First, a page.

What is a Retinal Detachment?
The retina is the light-sensitive layer of nerve tissue that lines the inside of the eye and sends visual messages through the optic nerve to the brain. A retinal detachment occurs when the retina becomes separated from the rest of the layers of the eye. This usually occurs after you develop a tear in the retina. The extent of permanent damage depends on how much of the retina becomes detached and whether or not the center of the retina (the macula) becomes detached. The macula is made up of special nerve cells that provide the sharp central vision needed for seeing fine detail (reading and driving etc.). If your macula has become detached, you have a poorer visual prognosis and you may not regain good enough vision to read or drive with that eye even after successful surgery.
Why do I have a Retinal Detachment? What are the symptoms?
A retinal detachment occurs when a tear forms in the retina allowing fluid to get under the retina forming a detachment. They are more common in patients who are very near-sighted, have a family history of retinal detachment, and in eyes that have had prior trauma or eye surgery. Patients often complain of flashes, new floaters and a shadow forming in their vision when a retinal detachment occurs.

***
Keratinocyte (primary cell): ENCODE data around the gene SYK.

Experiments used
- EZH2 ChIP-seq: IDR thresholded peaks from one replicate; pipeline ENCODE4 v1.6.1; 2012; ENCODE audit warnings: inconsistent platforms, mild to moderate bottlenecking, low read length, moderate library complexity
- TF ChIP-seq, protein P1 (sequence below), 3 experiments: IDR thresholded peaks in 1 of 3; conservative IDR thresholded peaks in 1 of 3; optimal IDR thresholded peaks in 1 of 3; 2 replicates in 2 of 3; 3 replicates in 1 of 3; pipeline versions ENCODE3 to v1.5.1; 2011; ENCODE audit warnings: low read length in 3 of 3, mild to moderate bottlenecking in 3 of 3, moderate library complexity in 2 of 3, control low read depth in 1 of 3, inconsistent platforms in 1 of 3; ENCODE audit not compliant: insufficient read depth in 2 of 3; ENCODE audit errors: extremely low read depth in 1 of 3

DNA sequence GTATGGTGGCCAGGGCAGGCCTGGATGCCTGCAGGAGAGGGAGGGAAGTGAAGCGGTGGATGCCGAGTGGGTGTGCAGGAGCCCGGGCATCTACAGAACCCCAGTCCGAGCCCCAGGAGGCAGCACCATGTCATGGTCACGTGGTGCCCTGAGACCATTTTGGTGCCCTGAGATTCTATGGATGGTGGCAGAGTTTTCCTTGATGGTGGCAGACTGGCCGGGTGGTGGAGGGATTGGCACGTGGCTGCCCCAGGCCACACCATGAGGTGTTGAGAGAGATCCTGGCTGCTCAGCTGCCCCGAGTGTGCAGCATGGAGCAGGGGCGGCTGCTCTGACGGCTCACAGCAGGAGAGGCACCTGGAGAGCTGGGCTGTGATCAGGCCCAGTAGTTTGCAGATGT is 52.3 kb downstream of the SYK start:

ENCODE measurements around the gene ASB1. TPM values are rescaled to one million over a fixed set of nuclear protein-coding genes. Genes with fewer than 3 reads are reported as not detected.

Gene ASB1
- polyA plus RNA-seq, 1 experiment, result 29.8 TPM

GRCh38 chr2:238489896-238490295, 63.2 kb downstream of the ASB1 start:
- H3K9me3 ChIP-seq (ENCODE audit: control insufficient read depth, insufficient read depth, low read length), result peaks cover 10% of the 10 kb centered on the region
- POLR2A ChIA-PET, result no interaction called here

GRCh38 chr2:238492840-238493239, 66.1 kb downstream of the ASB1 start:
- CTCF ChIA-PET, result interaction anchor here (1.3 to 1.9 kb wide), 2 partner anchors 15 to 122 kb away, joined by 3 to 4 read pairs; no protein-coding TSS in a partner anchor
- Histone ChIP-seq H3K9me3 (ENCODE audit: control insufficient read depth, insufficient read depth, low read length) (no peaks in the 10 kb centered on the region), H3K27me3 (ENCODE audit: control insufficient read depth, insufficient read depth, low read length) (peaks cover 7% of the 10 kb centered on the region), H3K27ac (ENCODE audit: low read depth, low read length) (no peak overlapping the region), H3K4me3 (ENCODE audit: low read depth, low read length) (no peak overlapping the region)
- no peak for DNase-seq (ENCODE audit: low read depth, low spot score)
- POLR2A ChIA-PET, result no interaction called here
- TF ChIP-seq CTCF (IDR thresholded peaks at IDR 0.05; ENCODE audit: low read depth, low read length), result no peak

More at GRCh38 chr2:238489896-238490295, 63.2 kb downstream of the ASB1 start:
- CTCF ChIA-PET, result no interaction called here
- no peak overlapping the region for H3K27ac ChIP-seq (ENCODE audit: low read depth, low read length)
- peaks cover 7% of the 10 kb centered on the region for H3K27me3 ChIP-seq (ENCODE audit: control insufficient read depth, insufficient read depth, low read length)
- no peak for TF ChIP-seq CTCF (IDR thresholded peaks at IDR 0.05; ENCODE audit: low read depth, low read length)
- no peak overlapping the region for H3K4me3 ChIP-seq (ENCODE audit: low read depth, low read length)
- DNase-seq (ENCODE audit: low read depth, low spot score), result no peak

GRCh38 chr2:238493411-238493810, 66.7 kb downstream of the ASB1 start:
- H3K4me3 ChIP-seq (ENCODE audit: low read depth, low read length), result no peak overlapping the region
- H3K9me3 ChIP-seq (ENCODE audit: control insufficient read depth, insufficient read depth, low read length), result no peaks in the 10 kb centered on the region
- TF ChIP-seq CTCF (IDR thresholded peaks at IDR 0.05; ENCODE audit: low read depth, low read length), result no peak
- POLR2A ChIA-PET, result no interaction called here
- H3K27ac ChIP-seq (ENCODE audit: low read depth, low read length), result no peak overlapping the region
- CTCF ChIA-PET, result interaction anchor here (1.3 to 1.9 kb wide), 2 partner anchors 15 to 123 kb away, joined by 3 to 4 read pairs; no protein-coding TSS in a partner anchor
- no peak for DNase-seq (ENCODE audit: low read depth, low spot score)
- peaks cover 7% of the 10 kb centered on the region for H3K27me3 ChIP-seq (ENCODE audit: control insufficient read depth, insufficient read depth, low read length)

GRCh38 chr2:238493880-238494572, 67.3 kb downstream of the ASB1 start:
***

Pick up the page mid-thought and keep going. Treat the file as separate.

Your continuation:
Assessment for Retinal Detachment
We are able to detect a retinal detachment during an eye examination. Your surgeon will carefully examine your eye to identify all the retinal tears and determine the extent of the retinal detachment. He may need to press on your eye to examine your retina fully. He will then discuss with you an appropriate surgical plan to most safely and effectively reattach your retina.
There are three basic options to repair of a retinal detachment:
- Pneumatic Retinopexy: This procedure is performed in the office. A gas bubble in injected into the eye and the patient is instructed to position the head so the gas bubble presses up against the tear. Once the retina is reattached the tear is treated with laser retinopexy. Alternatively, the tear is treated prior to gas injection with a freezing treatment called cryopexy.
- Scleral Buckling Surgery: Scleral buckling surgery is performed in the operating room. A scleral buckle is a piece of silicone that is placed around the eye to indent the wall of the eye to close the retinal tear. Depending on the characteristics of the detachment, subretinal fluid may or may not be drained from the eye. Sometimes scleral buckles are placed along with vitrectomy surgery.
- Vitrectomy Surgery: Vitrectomy surgery in performed in the operating room. During a vitrectomy instruments are introduced into the eye, the vitreous gel is removed, the retina is flattened and retinal tears treated with laser retinopexy or cryopexy. A gas bubble is placed to fill the inside of the eye at the end of surgery. After surgery, head positioning is typically required for the first week following surgery.
The appropriate surgical procedure is determined by your surgeon depending on the nature and characteristics of the retinal detachment. For more information about retinal detachment surgery please visit the surgery information section of our website.
If you have any questions or concerns regarding this or any other information please call our office at 614-464-3937.